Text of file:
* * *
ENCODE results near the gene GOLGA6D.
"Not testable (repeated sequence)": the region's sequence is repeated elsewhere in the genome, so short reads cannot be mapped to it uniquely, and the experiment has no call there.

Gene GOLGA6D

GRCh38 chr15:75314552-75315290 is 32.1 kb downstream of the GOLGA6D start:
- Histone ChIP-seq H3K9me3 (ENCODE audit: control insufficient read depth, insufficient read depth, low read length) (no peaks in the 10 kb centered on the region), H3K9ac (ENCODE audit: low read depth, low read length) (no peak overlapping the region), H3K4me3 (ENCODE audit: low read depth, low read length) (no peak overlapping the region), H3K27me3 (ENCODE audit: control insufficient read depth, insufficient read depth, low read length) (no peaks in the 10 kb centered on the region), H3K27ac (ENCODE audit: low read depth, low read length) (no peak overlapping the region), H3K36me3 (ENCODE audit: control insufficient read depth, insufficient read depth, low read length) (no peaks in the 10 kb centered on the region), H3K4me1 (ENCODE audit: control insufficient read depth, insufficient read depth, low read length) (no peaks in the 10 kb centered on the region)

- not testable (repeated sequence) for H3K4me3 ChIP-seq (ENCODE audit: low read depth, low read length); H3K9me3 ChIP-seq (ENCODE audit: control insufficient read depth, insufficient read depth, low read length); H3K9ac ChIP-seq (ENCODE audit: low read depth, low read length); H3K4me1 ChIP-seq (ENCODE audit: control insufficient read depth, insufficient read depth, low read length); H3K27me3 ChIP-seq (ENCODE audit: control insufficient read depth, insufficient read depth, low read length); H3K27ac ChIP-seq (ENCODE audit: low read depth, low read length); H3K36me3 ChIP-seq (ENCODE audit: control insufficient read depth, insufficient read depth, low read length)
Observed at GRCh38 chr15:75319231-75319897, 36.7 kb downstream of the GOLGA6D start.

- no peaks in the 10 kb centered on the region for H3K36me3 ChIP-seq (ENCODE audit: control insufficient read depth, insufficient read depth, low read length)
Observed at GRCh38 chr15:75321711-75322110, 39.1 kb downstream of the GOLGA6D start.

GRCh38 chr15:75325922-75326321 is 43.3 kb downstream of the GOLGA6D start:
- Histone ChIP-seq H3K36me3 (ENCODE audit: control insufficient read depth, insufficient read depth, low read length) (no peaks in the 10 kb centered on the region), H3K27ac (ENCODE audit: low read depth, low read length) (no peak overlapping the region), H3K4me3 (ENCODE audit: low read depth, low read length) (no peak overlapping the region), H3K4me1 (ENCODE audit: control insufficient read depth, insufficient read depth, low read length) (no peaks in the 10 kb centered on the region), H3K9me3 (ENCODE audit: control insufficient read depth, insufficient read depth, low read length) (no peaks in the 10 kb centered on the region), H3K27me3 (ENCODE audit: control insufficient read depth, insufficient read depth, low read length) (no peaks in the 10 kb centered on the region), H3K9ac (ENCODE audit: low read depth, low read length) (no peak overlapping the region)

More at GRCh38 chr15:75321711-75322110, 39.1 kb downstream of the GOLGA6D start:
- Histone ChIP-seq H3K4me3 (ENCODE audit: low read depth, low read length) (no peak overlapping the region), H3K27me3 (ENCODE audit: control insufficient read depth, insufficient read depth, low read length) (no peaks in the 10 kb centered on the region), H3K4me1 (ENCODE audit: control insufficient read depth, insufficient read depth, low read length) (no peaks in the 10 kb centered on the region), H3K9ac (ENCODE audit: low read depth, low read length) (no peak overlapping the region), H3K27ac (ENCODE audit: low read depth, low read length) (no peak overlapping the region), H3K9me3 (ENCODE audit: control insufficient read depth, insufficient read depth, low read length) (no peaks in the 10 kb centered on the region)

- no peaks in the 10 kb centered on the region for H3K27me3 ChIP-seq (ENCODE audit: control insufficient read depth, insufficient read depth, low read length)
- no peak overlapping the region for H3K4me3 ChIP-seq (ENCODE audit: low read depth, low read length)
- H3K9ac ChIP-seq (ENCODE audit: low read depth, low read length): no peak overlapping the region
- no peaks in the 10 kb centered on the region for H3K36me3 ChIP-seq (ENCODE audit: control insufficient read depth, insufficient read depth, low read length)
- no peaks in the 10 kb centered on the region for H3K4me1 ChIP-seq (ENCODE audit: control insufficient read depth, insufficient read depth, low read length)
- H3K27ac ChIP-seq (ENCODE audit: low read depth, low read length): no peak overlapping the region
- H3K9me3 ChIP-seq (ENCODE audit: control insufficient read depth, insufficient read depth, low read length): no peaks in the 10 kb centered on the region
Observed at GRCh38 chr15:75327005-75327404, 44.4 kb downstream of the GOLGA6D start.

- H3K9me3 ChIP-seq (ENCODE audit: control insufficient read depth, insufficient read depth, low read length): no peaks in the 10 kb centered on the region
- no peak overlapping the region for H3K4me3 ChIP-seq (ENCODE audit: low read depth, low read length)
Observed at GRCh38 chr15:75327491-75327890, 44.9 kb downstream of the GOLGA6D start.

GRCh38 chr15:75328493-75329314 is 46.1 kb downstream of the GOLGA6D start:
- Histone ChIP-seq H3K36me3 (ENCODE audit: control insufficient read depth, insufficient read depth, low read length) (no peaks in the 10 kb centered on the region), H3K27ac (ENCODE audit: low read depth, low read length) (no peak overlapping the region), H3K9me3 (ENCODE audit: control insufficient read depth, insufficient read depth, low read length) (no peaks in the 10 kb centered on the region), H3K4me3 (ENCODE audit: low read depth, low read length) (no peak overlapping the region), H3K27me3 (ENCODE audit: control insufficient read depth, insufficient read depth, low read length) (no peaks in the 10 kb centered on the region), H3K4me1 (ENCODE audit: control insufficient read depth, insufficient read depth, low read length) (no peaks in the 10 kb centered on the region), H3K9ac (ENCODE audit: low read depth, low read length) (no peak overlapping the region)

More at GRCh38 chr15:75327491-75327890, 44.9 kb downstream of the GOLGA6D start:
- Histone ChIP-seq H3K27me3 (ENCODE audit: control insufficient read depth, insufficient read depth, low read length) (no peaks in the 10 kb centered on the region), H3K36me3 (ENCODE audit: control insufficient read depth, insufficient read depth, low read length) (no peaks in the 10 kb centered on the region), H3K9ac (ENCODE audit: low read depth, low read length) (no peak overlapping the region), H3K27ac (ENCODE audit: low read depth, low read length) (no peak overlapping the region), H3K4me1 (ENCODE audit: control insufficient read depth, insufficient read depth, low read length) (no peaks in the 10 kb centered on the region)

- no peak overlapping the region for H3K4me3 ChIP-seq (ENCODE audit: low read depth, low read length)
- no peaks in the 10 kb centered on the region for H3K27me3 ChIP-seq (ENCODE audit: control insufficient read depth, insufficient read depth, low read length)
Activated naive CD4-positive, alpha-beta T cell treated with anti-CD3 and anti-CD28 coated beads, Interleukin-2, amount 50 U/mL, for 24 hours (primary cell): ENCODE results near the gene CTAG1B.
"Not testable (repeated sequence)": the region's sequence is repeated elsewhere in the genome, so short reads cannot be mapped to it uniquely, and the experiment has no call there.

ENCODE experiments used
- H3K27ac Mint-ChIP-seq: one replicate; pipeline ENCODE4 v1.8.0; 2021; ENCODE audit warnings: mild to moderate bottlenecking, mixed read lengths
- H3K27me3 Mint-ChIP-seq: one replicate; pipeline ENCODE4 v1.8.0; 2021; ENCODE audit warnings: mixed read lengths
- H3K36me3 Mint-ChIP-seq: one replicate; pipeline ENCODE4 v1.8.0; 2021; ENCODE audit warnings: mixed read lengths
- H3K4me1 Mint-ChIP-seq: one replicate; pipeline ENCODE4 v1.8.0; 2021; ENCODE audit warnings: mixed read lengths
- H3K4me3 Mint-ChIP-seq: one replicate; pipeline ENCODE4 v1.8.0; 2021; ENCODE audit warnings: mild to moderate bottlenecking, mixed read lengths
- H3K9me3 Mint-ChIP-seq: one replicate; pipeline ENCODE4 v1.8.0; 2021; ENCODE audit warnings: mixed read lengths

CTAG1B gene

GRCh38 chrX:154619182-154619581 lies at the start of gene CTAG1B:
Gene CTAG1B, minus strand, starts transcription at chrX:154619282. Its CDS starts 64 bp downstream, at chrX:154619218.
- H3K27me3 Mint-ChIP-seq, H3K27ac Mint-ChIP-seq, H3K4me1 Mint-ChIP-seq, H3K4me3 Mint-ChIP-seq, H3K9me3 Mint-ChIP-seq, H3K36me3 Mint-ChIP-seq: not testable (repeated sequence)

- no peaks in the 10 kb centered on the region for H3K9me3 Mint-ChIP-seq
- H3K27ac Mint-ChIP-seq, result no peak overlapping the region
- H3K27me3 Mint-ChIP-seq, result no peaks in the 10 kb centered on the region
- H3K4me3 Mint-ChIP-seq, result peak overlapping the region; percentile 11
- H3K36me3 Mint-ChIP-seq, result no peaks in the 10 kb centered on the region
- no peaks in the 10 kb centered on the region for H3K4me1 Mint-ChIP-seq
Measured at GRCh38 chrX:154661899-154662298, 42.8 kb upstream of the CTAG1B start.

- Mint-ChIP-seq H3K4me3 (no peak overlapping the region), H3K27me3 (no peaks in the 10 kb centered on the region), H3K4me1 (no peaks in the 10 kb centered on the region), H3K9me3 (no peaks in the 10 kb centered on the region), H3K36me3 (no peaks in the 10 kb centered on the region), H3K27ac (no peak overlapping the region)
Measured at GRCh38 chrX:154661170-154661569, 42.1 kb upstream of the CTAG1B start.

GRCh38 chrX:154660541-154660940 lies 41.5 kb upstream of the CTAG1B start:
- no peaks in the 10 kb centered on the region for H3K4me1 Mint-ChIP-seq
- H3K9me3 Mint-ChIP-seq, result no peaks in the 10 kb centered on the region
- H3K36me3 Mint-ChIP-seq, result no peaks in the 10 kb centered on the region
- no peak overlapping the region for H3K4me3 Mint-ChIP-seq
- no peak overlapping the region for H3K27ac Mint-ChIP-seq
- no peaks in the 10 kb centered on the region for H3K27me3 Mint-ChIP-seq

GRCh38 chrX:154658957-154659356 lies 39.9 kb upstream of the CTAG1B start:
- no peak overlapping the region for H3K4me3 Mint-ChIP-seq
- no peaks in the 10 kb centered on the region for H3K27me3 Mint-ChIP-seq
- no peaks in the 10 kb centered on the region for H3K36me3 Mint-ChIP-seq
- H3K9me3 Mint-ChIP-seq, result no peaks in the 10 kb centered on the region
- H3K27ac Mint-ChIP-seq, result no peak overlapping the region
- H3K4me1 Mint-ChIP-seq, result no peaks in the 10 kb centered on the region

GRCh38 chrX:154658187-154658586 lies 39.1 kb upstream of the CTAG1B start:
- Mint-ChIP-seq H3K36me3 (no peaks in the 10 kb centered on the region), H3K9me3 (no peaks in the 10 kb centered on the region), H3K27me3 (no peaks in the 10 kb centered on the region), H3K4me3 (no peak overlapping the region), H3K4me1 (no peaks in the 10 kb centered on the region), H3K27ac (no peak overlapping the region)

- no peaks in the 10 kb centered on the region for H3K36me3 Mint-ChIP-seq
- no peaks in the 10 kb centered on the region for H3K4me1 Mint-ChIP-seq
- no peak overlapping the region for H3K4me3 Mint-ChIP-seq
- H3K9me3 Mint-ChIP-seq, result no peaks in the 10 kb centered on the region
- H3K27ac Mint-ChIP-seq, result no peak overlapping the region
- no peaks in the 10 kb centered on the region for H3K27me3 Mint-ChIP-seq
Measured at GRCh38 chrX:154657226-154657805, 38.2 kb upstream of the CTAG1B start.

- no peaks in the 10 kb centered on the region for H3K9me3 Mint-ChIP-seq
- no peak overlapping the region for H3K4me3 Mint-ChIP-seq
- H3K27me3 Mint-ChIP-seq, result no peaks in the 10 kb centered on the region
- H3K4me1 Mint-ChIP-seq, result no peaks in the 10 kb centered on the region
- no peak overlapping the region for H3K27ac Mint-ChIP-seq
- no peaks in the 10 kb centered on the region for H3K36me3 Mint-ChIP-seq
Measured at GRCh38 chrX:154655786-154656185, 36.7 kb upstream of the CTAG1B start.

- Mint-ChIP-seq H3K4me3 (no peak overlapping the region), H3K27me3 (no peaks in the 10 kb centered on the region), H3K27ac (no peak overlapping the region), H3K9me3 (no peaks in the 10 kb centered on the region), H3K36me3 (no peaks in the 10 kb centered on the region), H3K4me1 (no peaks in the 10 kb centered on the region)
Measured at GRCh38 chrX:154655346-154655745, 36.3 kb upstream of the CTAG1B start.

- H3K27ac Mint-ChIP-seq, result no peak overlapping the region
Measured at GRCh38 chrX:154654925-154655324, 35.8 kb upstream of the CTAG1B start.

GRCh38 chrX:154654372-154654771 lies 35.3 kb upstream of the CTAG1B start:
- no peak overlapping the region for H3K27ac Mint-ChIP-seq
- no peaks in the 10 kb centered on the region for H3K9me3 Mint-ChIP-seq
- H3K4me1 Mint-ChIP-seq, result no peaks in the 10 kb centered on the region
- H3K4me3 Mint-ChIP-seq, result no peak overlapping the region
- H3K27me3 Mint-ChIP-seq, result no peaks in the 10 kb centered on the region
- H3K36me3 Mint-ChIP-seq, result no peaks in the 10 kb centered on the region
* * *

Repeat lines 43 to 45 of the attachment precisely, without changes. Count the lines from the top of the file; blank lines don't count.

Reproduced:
- H3K27me3 Mint-ChIP-seq, H3K27ac Mint-ChIP-seq, H3K4me1 Mint-ChIP-seq, H3K4me3 Mint-ChIP-seq, H3K9me3 Mint-ChIP-seq, H3K36me3 Mint-ChIP-seq: not testable (repeated sequence)

- no peaks in the 10 kb centered on the region for H3K9me3 Mint-ChIP-seq
- H3K27ac Mint-ChIP-seq, result no peak overlapping the region